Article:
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Bigbee v. Lebo

Court of Criminal Appeals of Tennessee, Jackson

March 3, 2017

ROOSEVELT BIGBEE
v.
JONATHAN LEBO, WARDEN

          Assigned on Briefs February 7, 2017

         Appeal from the Circuit Court for Lauderdale County No. 6918 Joe H. Walker, III, Judge

         The petitioner, Roosevelt Bigbee, appeals the dismissal of his habeas corpus petition in which he alleged the felony murder indictment upon which he was convicted and incarcerated to be void. The petitioner asserts that because he was not separately indicted for the underlying felony of attempted robbery, upon which the felony murder conviction rested, the murder indictment is void. Following our review, we affirm the habeas court's dismissal of the petition as the petitioner has failed to show he is entitled to relief.

         Tenn. R. App. P. 3 Appeal as of Right; Judgment of the Circuit Court Affirmed

          Roosevelt Bigbee, Clifton, Tennessee, pro se.

          Herbert H. Slatery III, Attorney General and Reporter; David H. Findley, Senior Counsel; D. Mike Dunavant, District Attorney General, for the appellee, State of Tennessee.

          J. Ross Dyer, J., delivered the opinion of the court, in which Thomas T. Woodall, P.J., and Camille R. McMullen, J., joined.

          OPINION

          J. ROSS DYER, JUDGE

         FACTS

         In 1988, a Sumner County Grand Jury returned a two-count indictment charging the petitioner with the felony murder and aggravated robbery of Monty Clymer. After a jury trial, the petitioner was acquitted of aggravated robbery, but was convicted of felony murder and sentenced to death. Upon review by our Supreme Court, the petitioner's sentence of death was reversed. Subsequently, the trial court held a re-sentencing hearing wherein the petitioner received a life sentence.[1]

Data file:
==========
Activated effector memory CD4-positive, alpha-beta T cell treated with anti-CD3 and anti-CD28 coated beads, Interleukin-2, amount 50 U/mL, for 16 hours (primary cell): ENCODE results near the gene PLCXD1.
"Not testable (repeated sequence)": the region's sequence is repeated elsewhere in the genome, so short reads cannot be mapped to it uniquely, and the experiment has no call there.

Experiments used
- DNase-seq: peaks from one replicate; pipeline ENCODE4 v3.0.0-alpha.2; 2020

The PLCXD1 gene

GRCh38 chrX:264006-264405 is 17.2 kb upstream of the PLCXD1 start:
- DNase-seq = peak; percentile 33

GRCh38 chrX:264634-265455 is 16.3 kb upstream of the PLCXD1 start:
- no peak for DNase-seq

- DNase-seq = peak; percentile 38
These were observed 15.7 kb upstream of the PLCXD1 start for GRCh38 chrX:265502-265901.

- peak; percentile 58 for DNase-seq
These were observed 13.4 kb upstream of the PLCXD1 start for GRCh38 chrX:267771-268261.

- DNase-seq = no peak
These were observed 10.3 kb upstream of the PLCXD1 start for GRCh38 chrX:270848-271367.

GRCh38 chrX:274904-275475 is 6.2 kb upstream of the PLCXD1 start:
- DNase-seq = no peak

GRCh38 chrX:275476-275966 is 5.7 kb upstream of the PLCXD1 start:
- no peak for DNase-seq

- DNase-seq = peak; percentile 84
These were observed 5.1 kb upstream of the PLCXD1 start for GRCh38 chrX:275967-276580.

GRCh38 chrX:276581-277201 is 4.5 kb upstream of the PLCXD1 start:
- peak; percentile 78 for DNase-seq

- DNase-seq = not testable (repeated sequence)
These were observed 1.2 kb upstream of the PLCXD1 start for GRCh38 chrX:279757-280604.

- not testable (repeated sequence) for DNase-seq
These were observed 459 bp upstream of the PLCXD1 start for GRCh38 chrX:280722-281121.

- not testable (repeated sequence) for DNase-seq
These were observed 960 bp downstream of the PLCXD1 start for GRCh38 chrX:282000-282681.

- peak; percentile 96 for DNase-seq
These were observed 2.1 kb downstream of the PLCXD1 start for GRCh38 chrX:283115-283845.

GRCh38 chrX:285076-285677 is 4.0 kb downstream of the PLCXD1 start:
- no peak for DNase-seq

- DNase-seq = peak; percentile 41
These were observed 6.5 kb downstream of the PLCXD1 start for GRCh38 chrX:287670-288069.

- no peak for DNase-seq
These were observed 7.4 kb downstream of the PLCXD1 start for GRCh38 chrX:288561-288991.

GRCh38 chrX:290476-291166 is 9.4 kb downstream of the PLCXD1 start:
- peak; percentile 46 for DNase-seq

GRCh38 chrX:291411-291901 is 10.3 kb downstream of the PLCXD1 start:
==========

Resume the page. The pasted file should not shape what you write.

In August 2016, the petitioner filed a habeas corpus petition claiming the indictment upon which his felony murder conviction rested was void. After its review, the trial court summarily dismissed the petition. This timely appeal followed.

         ANALYSIS

         On appeal, the petitioner argues that because he was not separately indicted for attempted robbery, the underlying felony in the felony murder indictment, he did not receive adequate notice of the charges against him. The State contends the petitioner's claims are meritless. Based upon our review of the record, we agree with the State.

         Habeas corpus relief is limited in scope and may only be invoked where the judgment is void or the petitioner's term of imprisonment has expired. Faulkner v. State, 226 S.W.3d 358, 361 (Tenn. 2007); State v. Ritchie, 20 S.W.3d 624, 629 (Tenn. 2000); State v. Davenport, 980 S.W.2d 407, 409 (Tenn. Crim. App. 1998). A void, rather than a voidable, judgment is "one that is facially invalid because the court did not have the statutory authority to render such ...


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